On behalf of Ronald H. Kauffman, P.A. posted in Equitable Distribution on Monday, January 27, 2014.
Dividing up of assets and liabilities in a divorce does not always mean money, houses, and credit cards. divorced can involve surprising things like breast augmentation, and very sad things like the remains of a stillborn fetus. And that’s exactly the asset a court in Albany, New York had to divide. Should the court’s decision be based on equitable distribution theory or on a Roe v. Wade woman’s right to choose?
In Jackson v. Jackson, the “property” was a stillborn fetus that was miscarried at 26 weeks. The parties separated a few months later. The wife testified during separation, the husband threatened to flush the ashes down a toilet. He testified he had a bad year, and made the comment in anger.
New York law provides that a fetal death is defined as death prior to the complete expulsion or extraction from its mother of a product of conception.
Do the ashes of a stillborn fetus conceived and miscarried during the marriage constitute marital or separate property? Like Florida, New York defines marital property as property acquired during the marriage.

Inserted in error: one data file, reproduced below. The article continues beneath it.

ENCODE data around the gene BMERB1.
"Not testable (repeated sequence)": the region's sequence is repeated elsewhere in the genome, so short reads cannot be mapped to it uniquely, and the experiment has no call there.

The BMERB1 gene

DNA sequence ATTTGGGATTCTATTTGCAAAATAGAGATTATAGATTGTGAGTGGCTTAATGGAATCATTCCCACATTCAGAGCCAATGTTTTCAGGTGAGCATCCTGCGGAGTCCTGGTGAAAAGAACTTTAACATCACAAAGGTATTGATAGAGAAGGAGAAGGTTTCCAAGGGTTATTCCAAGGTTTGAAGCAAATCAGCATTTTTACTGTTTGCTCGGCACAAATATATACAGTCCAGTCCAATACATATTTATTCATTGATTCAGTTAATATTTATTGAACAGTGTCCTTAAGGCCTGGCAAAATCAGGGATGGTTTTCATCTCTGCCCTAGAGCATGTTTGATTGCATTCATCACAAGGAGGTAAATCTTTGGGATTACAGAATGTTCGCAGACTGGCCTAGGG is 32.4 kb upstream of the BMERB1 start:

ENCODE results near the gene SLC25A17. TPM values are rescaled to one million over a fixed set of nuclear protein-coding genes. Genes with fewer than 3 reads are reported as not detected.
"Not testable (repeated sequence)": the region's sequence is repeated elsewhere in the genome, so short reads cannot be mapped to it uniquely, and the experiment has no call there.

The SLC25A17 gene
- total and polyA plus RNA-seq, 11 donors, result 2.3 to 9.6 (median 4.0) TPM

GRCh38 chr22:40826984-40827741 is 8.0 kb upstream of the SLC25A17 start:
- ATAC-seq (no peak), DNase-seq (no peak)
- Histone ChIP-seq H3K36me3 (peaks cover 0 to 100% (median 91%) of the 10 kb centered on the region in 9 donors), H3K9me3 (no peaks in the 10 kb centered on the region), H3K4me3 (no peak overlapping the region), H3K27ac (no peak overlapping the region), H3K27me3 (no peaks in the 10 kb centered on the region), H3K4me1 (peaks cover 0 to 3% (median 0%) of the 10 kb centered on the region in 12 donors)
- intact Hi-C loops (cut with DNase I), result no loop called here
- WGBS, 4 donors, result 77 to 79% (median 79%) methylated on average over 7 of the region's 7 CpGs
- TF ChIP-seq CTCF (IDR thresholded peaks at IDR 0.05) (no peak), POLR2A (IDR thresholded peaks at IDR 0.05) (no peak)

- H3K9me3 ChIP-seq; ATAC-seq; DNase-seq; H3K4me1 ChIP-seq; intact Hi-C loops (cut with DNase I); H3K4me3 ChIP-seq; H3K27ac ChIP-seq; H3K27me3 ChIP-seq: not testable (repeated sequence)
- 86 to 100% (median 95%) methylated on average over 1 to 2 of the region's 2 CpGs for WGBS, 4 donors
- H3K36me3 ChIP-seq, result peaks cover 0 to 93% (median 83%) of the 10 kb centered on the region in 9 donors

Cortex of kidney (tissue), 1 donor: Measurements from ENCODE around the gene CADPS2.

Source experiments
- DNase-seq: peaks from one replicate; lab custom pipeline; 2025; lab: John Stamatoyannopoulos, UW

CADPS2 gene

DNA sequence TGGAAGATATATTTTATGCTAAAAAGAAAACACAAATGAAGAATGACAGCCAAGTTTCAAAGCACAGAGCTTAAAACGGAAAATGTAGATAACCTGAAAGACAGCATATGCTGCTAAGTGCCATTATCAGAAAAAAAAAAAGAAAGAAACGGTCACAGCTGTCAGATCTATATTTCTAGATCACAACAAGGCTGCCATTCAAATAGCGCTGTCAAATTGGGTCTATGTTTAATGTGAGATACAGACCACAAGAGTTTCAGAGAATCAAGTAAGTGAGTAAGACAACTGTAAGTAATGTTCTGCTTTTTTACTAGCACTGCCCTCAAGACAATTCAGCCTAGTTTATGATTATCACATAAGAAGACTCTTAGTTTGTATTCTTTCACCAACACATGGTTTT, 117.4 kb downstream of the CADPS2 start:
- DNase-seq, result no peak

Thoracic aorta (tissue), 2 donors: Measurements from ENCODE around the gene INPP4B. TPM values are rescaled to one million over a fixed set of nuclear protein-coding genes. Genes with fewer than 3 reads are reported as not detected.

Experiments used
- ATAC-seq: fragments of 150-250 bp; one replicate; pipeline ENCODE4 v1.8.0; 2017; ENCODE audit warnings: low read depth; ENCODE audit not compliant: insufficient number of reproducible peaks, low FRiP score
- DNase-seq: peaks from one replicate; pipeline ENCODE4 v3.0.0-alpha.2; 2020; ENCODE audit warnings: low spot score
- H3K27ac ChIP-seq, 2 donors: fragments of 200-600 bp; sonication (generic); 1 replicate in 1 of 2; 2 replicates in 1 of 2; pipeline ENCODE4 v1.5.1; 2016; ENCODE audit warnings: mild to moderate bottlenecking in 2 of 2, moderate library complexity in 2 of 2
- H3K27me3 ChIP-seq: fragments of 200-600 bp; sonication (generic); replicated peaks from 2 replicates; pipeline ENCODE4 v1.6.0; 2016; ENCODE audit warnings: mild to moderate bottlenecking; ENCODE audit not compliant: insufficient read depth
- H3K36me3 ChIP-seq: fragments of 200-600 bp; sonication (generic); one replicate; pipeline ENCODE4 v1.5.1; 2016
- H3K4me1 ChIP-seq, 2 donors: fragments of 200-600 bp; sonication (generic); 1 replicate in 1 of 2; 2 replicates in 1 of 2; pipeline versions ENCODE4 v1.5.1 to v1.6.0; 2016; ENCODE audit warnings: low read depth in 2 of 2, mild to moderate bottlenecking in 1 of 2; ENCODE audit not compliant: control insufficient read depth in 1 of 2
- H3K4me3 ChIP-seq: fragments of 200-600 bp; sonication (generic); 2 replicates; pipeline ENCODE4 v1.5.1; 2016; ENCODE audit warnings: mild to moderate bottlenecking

Ashes are clearly marital property because there is no other alternative. However, the Wife owned the eggs from which the fetus developed before the marriage. The Husband impregnating her with sperm acquired after the marriage would clearly be a co-mingling.
Moreover, there is no way to characterize or to measure any enhanced value of a 26 week old fetus that was produced by the joining of the mother’s egg and the father’s sperm, regardless of when each contribution was made.
While property acquired during marriage is presumed to be marital, the public policy of New York gives the woman full control over the progress and outcome of her pregnancy without veto power by a husband or putative father – subject only to the restrictions of the Roe v. Wade trimester regime, upon which the Florida law is based.
Accordingly, the ashes of the stillborn birth are the Wife’s separate property.
This case raises questions that have never been answered in Florida. If a pregnancy terminates in a stillbirth, should the man and woman have equal rights to the remains under standard equitable distribution law? Or does a woman’s control of her own body lead to the right answer under a Roe v. Wade approach?
Thanks to Prof. Eugene Volokh at the Volokh Conspiracy for the pointer. The case of Jackson v. Jackson can be read here.